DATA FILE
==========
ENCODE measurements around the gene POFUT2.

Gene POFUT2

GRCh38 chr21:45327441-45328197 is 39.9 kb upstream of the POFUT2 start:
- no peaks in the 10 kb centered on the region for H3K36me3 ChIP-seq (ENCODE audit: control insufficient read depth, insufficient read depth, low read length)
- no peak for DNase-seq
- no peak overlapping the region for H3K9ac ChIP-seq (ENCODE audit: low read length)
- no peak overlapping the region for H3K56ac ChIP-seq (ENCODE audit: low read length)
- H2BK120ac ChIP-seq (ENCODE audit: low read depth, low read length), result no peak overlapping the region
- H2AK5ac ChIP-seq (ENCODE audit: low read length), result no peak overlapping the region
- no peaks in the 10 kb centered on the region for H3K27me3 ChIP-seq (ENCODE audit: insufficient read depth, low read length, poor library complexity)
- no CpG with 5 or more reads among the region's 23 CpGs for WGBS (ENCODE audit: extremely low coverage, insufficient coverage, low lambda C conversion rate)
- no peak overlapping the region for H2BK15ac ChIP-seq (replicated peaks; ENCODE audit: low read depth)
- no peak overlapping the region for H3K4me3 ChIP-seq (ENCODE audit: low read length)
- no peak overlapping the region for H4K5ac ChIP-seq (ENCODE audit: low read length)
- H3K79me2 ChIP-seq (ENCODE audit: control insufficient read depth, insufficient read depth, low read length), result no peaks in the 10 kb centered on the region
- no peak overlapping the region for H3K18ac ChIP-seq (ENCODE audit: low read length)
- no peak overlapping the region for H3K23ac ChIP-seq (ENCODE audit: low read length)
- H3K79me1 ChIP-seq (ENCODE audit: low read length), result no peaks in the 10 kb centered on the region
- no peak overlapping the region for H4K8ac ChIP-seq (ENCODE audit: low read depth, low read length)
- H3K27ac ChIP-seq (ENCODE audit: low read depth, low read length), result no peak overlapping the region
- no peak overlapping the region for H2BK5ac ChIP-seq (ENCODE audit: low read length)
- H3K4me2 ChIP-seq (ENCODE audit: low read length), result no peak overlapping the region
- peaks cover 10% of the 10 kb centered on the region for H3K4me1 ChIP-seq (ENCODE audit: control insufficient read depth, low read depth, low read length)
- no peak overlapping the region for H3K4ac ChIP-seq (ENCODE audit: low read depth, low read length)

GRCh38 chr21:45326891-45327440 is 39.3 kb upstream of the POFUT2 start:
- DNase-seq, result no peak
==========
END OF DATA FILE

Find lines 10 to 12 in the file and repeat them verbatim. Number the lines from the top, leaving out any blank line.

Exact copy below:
- no peaks in the 10 kb centered on the region for H3K27me3 ChIP-seq (ENCODE audit: insufficient read depth, low read length, poor library complexity)
- no CpG with 5 or more reads among the region's 23 CpGs for WGBS (ENCODE audit: extremely low coverage, insufficient coverage, low lambda C conversion rate)
- no peak overlapping the region for H2BK15ac ChIP-seq (replicated peaks; ENCODE audit: low read depth)